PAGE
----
(Wednesday, August 13, 2008) -- For the second match in a row, the United States was undone by a mental error. Largely as a result of defender Michael Orozco's red card in the third minute, the shorthanded Americans were at a disadvantage throughout the 2-1 Group B loss to Nigeria that eliminated the U.S. from the advancement to the Summer Olympics quarterfinals.
Had Japan defeated or tied the Netherlands, the U.S. would have still made the quarterginals, but the Dutch used a second-half goal to defeat Japan 1-0.
In Beijing, Orozco threw an elbow into the chest of Solomon Okoronko and was promptly ejected with a red card at the onset. It was not a heavy blow, and in the Mexican league where Orozco plays would hardly have been noticed. But in this Olympics, the referees have been told very specifically to penalize thrown elbows and the players had been warned that the referees would call elbows very closely.
Orozco chose to throw his elbow right in front of German referee Wolfgang Starg. While the red card he received might be viewed as unusually harsh, Orozco was dumb to have thrown it.
The U.S. was already playing without attackers Freddy Adu and Michael Bradley, both of whom had accumulated two yellow cards and were suspended for the match. U.S. coach Peter Novak dropped winger Robbie Rogers back into defense on the left side and the shorthanded Americans tried to go into a defensive shell, hoping for a draw or a counter-attacking goal or dead-ball opportunity.
They made it through 39 minutes when Nigeria's best player, Chinedu Ogbuke Obasi rounded Michael Parkhurst on the left side, brought the ball into the penalty area on the end line and centered to a wide-open Promise Isaac in the middle for an easy tap-in goal and 1-0 lead.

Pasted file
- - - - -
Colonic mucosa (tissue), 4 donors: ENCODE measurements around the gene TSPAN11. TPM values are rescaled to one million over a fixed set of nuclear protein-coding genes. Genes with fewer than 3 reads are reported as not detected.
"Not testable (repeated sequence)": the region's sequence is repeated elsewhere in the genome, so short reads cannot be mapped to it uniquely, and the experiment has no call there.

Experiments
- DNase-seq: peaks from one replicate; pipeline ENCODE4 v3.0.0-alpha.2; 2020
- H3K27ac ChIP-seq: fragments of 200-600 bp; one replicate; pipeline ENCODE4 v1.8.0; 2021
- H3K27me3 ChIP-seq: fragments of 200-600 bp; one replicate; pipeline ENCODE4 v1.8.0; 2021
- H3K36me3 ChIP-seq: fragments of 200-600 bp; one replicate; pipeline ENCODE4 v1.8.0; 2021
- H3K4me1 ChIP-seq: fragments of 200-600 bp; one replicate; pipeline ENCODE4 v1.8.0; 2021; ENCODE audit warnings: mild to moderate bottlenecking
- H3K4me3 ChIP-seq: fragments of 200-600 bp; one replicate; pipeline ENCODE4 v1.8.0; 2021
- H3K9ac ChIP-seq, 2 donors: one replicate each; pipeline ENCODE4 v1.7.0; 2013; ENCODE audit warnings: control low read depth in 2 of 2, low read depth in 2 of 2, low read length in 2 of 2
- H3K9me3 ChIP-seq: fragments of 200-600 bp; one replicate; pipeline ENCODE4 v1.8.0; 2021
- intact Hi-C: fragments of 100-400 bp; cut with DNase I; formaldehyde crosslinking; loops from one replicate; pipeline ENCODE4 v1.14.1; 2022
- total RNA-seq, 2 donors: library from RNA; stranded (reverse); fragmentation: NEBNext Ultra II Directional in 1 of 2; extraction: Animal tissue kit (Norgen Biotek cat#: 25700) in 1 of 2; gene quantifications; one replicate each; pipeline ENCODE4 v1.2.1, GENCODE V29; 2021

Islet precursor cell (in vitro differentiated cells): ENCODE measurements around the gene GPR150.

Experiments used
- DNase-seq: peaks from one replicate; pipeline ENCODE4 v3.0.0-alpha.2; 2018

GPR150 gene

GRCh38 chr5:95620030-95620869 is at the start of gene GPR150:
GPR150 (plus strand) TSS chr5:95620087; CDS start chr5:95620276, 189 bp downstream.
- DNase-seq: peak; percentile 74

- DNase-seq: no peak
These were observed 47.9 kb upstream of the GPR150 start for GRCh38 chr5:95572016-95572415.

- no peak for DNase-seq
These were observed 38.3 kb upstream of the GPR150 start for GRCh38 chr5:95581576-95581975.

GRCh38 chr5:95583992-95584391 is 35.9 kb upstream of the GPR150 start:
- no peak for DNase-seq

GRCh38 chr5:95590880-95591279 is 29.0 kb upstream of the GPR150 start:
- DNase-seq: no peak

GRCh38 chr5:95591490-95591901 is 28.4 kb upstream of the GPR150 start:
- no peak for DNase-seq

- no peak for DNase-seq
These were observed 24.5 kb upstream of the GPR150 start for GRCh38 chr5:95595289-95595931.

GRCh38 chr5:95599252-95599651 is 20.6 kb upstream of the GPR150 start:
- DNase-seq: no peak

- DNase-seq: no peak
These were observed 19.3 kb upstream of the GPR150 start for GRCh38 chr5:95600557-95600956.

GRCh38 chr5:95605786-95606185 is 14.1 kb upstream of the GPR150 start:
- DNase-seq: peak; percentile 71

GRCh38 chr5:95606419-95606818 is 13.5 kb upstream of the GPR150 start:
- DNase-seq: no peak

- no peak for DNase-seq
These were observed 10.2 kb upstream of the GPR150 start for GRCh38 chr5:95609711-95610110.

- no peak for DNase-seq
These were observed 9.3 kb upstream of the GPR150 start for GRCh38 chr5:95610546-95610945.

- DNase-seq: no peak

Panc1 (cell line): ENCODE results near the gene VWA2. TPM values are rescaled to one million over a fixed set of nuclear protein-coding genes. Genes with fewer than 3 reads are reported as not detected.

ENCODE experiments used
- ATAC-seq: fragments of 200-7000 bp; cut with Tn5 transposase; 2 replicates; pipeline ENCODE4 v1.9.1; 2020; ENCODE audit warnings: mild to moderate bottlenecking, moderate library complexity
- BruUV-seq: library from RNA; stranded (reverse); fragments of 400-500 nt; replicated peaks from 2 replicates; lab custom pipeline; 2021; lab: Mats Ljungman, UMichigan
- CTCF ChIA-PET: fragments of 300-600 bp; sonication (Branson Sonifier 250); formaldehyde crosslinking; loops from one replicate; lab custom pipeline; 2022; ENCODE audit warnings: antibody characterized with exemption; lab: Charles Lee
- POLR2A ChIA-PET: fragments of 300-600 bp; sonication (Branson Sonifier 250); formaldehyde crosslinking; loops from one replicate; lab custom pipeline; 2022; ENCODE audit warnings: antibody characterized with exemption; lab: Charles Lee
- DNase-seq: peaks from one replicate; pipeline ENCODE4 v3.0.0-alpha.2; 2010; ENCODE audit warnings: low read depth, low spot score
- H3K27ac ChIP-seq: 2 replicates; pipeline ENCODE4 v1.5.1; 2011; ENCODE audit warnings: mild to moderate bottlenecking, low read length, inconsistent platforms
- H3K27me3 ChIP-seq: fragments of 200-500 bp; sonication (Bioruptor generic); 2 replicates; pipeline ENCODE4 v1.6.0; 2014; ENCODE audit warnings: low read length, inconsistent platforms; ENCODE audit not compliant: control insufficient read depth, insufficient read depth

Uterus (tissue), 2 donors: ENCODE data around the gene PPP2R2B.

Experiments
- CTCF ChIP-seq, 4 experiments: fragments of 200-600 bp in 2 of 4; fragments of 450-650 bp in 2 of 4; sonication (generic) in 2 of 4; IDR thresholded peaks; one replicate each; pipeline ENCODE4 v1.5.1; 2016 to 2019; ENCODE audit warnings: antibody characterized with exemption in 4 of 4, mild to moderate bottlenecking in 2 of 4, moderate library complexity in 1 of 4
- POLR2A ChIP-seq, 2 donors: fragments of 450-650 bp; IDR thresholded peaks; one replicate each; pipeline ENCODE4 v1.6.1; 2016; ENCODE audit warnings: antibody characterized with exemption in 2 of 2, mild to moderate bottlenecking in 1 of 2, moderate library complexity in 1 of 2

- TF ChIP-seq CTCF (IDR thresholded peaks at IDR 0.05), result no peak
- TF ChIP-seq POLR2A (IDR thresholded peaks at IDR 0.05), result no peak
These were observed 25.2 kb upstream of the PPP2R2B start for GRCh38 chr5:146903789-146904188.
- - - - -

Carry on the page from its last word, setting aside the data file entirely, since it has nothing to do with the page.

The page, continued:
Once again, converted midfielder Maurice Edu showed he lacks the instincts of a central defender when he stood ball watching and allowed Isaac to run in behind him and get off the unguarded shot.
Victor Obinna similarly felt no pressure in the box when he curled a shot into the corner for the net for a 2-0 advantage in the 79th minute.
In the second half, the U.S. tried to come back, especially after it became know that the Netherlands had gone ahead in its match with Japan. If the Dutch tied or lost, the Americans would have advanced regardless of their result. If the Netherlands won, the U.S. needed a victory to stay alive.
In the 88th minute, the U.S. pulled to within 2-1 on a Sacha Kljestan penalty kick and nearly tied the game when late substitute Charlie Davies hit the crossbar with a sharply-struck header off a free kick.
The early expulsion of Orozco and the suspension of the Adu and Bradley, two of the Americans best, caused an odd lineup and a completely defensive game. Down a man, Nowak made a substitution that saw striker Jozy Altidore depart in favor of defensive midfielder Benny Feilhaber.
That change was hard to understand with the U.S. a goal down. Feilhaber played well and helped tighten up the U.S. defense, but the U.S. was pretty much without an attack until Davies entered in the 77th minute. He was a handful for Nigeria and one might wonder why he was not inserted earlier.
Perhaps the post-game hand-wringing over the Americans' ouster is fairly academic. Had they come back and tied Nigeria to advance, their quarterfinal opponent Saturday would have been Argentina. Had they defeated Nigeria, the U.S. opponent would have been the Ivory Coast. The two have been among the very best in China during group play. By not getting out of the Group B, the U.S., at best, probably hastened their trip home only by four days.